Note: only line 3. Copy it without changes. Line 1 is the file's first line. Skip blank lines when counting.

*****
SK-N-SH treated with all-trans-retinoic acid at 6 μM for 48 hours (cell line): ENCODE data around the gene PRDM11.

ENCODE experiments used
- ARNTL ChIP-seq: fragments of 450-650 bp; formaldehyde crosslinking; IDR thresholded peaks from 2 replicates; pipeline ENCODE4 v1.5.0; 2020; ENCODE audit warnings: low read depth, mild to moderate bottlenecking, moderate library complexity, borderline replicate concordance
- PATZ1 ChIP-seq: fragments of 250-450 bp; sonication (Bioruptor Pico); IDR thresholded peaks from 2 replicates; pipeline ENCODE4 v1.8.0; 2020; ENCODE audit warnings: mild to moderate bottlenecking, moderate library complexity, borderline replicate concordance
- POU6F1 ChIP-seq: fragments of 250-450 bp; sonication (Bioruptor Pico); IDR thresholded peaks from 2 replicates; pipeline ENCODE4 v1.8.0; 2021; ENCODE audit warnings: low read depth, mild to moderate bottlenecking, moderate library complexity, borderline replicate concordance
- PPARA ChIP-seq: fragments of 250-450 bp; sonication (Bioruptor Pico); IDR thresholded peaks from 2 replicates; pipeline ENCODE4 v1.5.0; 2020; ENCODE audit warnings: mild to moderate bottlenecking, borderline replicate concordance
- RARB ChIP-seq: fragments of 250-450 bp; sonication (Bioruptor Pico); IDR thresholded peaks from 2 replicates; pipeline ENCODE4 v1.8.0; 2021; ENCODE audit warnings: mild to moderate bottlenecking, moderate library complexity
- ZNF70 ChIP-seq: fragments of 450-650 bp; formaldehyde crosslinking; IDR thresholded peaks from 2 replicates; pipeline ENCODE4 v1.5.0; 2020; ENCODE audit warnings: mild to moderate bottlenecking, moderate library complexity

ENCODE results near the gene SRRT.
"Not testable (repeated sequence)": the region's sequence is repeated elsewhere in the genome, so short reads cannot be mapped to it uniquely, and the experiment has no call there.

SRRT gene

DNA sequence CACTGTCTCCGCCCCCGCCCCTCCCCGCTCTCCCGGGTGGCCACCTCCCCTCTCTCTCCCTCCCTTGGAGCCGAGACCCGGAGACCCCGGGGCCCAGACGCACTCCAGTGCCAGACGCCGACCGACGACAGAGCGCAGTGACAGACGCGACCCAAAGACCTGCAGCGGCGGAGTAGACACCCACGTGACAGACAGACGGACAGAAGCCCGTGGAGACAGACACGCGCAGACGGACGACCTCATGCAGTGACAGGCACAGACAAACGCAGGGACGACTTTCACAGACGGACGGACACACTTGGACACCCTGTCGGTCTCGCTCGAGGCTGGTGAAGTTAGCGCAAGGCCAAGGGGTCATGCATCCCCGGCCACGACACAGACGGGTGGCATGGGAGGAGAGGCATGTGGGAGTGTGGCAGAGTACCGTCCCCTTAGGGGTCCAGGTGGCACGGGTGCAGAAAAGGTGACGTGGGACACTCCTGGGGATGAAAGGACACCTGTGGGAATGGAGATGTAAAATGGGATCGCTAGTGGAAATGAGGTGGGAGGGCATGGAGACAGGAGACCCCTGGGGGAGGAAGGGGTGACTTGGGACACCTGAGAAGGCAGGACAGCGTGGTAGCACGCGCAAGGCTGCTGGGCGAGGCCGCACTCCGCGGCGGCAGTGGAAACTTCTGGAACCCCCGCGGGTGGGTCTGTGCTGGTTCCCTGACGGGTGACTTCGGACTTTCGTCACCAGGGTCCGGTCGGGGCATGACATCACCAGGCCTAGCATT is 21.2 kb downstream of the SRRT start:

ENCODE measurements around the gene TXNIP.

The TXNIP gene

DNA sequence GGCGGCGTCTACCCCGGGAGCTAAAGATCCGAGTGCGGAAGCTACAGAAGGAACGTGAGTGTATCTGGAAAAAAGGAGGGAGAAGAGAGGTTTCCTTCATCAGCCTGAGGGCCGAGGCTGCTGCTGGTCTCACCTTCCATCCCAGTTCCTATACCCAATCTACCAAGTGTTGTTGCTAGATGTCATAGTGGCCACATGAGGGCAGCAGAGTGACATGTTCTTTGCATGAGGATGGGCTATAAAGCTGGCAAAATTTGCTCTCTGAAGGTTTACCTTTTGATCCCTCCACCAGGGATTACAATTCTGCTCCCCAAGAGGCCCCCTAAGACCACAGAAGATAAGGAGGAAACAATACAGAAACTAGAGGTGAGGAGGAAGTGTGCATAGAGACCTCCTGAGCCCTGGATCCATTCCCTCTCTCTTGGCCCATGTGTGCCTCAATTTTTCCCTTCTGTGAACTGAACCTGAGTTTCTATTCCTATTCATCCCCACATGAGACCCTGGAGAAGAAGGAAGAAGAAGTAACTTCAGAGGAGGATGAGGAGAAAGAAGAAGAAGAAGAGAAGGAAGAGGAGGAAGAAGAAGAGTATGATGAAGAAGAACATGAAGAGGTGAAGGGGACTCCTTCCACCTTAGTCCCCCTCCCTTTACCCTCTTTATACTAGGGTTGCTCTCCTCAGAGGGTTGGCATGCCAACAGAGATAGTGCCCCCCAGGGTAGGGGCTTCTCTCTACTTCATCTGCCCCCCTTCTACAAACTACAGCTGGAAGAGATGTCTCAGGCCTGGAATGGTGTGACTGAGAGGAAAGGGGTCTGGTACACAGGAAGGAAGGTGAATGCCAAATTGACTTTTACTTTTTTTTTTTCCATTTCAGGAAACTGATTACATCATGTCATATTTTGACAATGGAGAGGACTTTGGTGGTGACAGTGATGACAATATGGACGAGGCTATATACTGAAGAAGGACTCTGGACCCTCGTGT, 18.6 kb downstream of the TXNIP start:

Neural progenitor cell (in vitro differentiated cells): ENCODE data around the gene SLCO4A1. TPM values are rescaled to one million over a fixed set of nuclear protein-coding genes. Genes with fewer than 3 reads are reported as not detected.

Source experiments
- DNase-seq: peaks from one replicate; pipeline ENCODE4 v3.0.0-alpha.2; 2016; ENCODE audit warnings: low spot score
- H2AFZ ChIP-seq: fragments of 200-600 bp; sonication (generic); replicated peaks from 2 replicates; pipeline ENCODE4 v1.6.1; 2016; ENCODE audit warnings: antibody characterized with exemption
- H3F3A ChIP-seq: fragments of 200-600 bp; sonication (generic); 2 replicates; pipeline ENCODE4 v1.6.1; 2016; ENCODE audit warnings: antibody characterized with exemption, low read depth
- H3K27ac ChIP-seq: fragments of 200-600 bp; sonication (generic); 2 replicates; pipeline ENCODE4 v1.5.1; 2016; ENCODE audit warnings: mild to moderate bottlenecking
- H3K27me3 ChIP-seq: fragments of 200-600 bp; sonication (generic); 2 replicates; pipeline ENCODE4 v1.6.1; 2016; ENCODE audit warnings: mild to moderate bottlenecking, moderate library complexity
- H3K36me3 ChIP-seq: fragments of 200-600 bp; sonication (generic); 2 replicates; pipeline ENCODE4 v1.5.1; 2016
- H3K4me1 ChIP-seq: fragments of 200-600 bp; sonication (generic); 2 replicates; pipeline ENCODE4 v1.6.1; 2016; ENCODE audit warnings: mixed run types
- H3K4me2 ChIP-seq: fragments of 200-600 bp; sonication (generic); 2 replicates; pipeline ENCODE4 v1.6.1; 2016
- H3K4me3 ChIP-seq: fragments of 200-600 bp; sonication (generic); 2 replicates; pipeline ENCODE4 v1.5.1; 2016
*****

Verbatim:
- ARNTL ChIP-seq: fragments of 450-650 bp; formaldehyde crosslinking; IDR thresholded peaks from 2 replicates; pipeline ENCODE4 v1.5.0; 2020; ENCODE audit warnings: low read depth, mild to moderate bottlenecking, moderate library complexity, borderline replicate concordance